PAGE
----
Sapphire Reserve: How to get a 2nd $300 travel credit before cancelling

Separately I published “Keep or cancel Sapphire Reserve?”  My plan is to keep the card, but many others (including my wife) may not.  If you decide not to keep your card, I recommend downgrading to a no fee card rather than cancelling (see the previously mentioned post for details).  I also recommend making sure to get $300 in travel credits a second time.  Details for doing so follow.

The Chase Sapphire Reserve card offers annual travel reimbursements up to $300.  The great thing about this is that the credits are automatic.  Simply charge any travel expenses to the card and Chase will automatically apply statement credits until you’ve earned $300.

Chase’s definition of “annual”, though, has changed since the card’s introduction.  When the Sapphire Reserve card first hit the market, “annual” was defined as all statements that closed within a calendar year.  For example, even though your January statement would include charges from late December, those charges counted towards the new calendar year.  Here’s how Chase describes the rule:

Annual means the year beginning with your account open date through the first December statement date of that same year, and the 12 billing cycles starting after your December statement date through the following December statement date each year.

For many, this rule made it very easy to get two $300 travel credits in the first 12 months of card membership: one in the first calendar year of membership (up to your December statement date), and the second in the next calendar year.

New rules

For those who signed up for the card on or after May 21 2017, Chase has a new definition of “annual”.  The travel credits are now tied to your membership year rather than the calendar year:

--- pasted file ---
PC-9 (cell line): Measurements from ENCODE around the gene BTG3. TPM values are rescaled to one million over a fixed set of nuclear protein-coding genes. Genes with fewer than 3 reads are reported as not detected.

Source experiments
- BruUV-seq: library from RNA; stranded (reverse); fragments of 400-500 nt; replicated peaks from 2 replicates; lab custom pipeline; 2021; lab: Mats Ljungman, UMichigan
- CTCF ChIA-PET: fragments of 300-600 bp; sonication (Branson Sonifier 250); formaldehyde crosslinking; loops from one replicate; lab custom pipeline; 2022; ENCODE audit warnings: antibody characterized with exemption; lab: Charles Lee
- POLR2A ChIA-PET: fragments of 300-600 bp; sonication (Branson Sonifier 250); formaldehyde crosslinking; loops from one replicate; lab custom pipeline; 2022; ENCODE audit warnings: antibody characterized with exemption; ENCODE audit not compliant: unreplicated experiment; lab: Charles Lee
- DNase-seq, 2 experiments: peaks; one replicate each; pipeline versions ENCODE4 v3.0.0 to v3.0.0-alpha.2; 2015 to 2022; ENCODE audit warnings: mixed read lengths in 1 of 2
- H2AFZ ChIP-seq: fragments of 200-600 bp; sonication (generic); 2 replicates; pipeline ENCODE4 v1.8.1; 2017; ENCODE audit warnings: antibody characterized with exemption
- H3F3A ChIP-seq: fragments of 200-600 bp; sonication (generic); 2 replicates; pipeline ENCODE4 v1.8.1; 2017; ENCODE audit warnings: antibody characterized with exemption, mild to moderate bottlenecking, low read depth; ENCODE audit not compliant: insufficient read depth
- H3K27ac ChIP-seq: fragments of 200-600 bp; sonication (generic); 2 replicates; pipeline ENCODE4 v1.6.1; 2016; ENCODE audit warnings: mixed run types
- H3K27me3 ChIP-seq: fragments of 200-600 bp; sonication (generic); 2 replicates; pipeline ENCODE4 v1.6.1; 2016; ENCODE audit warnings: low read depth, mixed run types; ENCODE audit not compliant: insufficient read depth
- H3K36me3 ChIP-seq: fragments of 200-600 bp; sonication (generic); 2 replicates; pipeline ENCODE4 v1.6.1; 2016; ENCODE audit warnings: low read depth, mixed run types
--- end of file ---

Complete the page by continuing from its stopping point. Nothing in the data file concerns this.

Annual means the year beginning with your account open date through the first statement date after your account open date anniversary, and the 12 monthly billing cycles after that each year.

For those who signed up under these new rules, it might still be possible to get the travel credit twice with just one annual fee. You could first get the $300 travel credit during the first 12 months. Then, in month #13, you could immediately use your next $300 travel credit and then cancel or product change your card. If you cancel or product change within 30 days of being charged the annual fee, you should be able to get that fee waived.

Who should do what?

As I wrote yesterday, I’m going to keep my card so this discussion isn’t relevant to my account.  For my wife, though, we do want to downgrade her to a no-fee card.  If you’re in that boat, the best play depends upon when you signed up for the card initially…

If you signed up before mid November 2016:

Hopefully you’ve already received your 2016 and 2017 travel credits.  If you haven’t received your 2017 travel credits yet, make sure to do so before you cancel or downgrade.

Also consider going for a 3rd travel credit: It may be possible to pay the second annual fee when it comes due in 2017, obtain the 2018 $300 travel credits very early in 2018, and get reimbursed a prorated amount of the annual fee if you then downgrade to a no-fee card (this won’t work if cancelling the card).  I can’t find hard data proving that you will get a prorated refund, but at least one reader has reported that Chase gave him a prorated refund when he switched to the no-fee Freedom card.  So, let’s say you pay the $450 annual fee, get the 2018 $300 in travel credits and then also get a 2/3rd prorated refund of the annual fee ($300).  That will give you $600 in value for $450, not to mention the card’s standard benefits.  I’m pretty sure that this is what we’ll do with my wife’s account unless we learn that the prorated refunds are limited to residents of Massachusetts (see this comment for an explanation).

If you signed up between mid November and late December 2016:

In this case, you probably didn’t get a 2016 travel credit, but hopefully you have received your 2017 travel credit by now. The key is to make sure to spend $300 in travel immediately after your December statement closes.  This way you’ll get your 2018 travel credit in time to cancel or downgrade your card to avoid the next annual fee.  Once Chase posts your annual fee, you have 30 days to cancel or product change for a full refund.